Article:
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How to Save Money on Food

Using the Microwave for Baking
Is it worth the savings?

I tried a Microwave Muffin Recipe to find out.

Microwave Applesauce Muffins

Photo by Patti Tokar Canton © 2011

There's nothing quite like the aroma of freshly baked goods, still steamy hot from the oven. Breads, cookies, cakes, pies, muffins ... baking seems to be one of the secrets of transforming a house into a home.

Muffins are one of my personal favorite goods to bake. They are quick, easy and can be baked in a variety of ways. Fruits, nuts, spices, and whole flours can be added to make a healthy treat. They are baked as individual servings, so they make great snacks and lunch box additions.

When I was leafing through one of my favorite muffin cookbooks,Another 250 Best Muffin Recipes by Esther Brody, I came across a little section that I had not previously noticed: Microwave Muffins. This seemed odd and foreign to me. Who would have thought of microwave muffin recipes? And especially in my well-loved cookbook?

Looking at the recipes made me wonder what the cost savings was between baking muffins (or anything else, really) in the microwave and baking them in the oven. Further, if the microwave muffin recipe turned out well, then it would extend my "baking season" since I use the regular oven as little as possible during the height of our hot and humid Indiana summers. Using the microwave would allow me to bake more often during the summer.

The experiment was on. I used an altered version of the Apple Spice Muffins recipe in Esther Brody's cookbook.

Apple Spice Muffins

1/4 cup shortening
3/4 cup granulated sugar
2 eggs
3/4 cup applesauce (unsweetened)
1/4 cup milk
1 tbsp lemon juice
1-1/2 cups flour
1 tsp salt
1 tsp baking soda
1 tsp pumpkin pie spice*
1 tsp cinnamon
3/4 cup semi-sweet chocolate chips**

*the original recipe called instead for 1/4 tsp ground nutmeg and 1/4 tsp cloves
**the original recipe called instead for 1/4 cup floured raisins and 1/4 cup chopped walnuts

1. Sift together flour, salt, baking soda, pumpkin pie spice, and cinnamon. Set aside.

2. In a separate bowl, with a mixer or by hand, cream shortening and sugar until light. Add eggs and mix well. Stir in applesauce, milk and lemon juice. Stir until well blended.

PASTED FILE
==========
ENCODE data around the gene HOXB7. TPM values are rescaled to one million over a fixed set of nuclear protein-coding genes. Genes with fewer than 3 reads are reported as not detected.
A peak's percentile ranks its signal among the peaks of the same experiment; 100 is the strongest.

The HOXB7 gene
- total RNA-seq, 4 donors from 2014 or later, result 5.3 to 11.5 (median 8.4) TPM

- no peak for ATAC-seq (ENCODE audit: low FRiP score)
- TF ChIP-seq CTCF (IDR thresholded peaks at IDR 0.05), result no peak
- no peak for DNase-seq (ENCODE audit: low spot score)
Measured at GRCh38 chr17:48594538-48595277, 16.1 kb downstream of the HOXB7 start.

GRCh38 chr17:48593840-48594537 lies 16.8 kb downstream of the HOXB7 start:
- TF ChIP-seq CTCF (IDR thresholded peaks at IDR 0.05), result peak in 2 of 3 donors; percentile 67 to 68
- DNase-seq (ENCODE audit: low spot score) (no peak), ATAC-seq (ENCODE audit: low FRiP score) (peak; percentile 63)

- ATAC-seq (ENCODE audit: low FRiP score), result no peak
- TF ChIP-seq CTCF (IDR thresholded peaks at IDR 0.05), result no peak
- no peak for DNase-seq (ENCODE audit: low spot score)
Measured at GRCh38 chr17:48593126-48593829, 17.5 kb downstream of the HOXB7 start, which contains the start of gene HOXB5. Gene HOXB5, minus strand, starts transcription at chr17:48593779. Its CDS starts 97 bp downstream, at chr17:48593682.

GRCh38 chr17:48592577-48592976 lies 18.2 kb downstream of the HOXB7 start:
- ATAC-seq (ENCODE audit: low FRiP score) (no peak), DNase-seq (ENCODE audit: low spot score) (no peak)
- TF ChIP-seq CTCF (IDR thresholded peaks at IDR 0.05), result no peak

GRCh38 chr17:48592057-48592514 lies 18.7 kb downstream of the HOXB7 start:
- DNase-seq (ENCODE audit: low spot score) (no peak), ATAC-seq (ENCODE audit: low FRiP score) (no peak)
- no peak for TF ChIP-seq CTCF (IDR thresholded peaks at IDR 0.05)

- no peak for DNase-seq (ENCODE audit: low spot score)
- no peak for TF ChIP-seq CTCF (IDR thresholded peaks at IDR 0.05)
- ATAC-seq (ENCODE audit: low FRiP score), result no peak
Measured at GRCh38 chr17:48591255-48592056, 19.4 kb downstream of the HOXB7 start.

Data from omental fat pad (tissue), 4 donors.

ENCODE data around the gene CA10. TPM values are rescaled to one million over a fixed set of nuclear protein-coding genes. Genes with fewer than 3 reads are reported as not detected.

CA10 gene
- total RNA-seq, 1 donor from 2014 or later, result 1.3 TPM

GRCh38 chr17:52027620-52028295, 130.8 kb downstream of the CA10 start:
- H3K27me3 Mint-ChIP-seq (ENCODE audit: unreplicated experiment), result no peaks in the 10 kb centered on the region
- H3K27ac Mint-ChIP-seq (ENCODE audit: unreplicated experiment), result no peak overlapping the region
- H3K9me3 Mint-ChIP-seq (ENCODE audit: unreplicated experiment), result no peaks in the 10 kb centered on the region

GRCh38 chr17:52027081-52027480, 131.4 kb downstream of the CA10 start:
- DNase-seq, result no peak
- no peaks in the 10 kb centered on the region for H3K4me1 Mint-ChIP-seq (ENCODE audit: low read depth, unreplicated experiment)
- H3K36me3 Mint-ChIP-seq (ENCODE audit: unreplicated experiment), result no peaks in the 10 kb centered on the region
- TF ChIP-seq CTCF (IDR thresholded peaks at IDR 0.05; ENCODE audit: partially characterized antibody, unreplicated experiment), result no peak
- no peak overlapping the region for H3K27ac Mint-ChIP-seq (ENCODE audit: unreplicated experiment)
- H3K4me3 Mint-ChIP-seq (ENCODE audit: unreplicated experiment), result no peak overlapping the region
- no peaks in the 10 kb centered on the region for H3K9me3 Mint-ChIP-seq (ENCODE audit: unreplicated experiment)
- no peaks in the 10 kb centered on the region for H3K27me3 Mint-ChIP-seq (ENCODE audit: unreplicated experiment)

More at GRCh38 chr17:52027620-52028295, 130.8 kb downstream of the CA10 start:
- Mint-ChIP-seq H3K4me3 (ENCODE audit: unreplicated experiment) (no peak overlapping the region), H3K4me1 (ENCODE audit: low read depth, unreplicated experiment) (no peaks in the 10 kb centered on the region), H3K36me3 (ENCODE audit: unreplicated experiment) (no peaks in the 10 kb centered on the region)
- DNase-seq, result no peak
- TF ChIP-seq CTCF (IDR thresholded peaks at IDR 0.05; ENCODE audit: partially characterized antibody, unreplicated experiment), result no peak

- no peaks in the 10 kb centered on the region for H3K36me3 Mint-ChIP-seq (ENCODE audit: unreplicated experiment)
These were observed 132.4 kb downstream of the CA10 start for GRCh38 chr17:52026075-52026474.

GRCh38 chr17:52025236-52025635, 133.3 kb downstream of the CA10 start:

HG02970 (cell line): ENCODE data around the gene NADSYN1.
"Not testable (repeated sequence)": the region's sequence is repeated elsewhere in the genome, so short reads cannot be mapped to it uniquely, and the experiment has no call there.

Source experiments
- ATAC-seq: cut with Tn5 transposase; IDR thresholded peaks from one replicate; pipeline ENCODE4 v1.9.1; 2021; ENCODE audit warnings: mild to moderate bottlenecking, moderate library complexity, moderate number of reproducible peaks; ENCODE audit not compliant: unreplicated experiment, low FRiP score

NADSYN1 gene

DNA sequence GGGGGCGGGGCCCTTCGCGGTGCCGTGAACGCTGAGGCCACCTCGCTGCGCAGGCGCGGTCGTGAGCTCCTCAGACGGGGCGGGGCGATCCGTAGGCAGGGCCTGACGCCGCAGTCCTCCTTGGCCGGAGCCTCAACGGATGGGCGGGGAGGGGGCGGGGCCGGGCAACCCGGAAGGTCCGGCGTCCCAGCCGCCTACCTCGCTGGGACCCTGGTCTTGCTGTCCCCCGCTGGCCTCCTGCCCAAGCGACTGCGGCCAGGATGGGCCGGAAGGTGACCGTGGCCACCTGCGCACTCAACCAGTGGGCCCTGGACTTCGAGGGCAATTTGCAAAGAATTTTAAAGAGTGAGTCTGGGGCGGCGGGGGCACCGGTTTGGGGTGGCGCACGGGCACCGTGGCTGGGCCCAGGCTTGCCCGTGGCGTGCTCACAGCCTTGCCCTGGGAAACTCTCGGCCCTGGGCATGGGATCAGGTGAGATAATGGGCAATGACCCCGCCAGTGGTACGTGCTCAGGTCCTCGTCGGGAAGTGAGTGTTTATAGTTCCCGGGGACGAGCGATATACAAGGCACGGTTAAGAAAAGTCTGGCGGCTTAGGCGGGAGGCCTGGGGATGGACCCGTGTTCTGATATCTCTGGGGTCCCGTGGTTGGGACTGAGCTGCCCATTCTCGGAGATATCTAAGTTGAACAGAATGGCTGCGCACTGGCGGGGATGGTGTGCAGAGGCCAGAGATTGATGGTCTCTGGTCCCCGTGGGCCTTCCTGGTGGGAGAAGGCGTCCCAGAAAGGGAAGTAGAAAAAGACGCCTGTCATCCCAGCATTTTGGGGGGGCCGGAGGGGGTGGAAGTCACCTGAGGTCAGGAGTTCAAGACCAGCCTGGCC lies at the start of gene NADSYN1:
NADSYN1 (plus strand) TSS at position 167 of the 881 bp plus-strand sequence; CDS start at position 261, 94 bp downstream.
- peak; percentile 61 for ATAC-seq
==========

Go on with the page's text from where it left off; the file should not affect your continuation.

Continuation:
3. Gradually stir the sifted flour mixture into the egg mixture. By hand, stirring as gently as possible, mix the ingredients several turns. Add the chocolate chips and gently stir and fold until only a stray lump or two remain. Mixing the batter too long will make tough muffins, less stirring is better.

4. Put paper cupcake liners in a microwave muffin pan. Spoon the batter into the liners. Fill just under 3/4 full. If they are too full, they will run over the edge and flatten (look at the pan in the photo for an example)

5. Bake in microwave oven on High for 2 to 2-1/2 minutes. Let stand for another 3 to 5 minutes. They will continue to cook while standing, so about the only way to tell if they are done is to watch for little bubble pops on the surface of the muffins. They won't really look done by color and will still feel a little sticky to the touch at the end of the 2 or so minutes of baking in the microwave.


Here is what the microwave muffins look like after baking and standing:

Pan of Microwave Muffins

Microwave Muffins with two displayed on pan







Photos by Patti Tokar Canton © 2011

I was not at all pleased with the looks of these muffins. They were sort of flat, spongy on top, and to add to the sponge effect, the tops had little bubble holes.

To see if it was the recipe or the microwave baking, I heated up the gas oven and baked the last batch of the muffin batter in the gas oven.

Here is a side by side comparison of how they looked:

Microwave and Oven Muffins compared

Photo by Patti Tokar Canton © 2011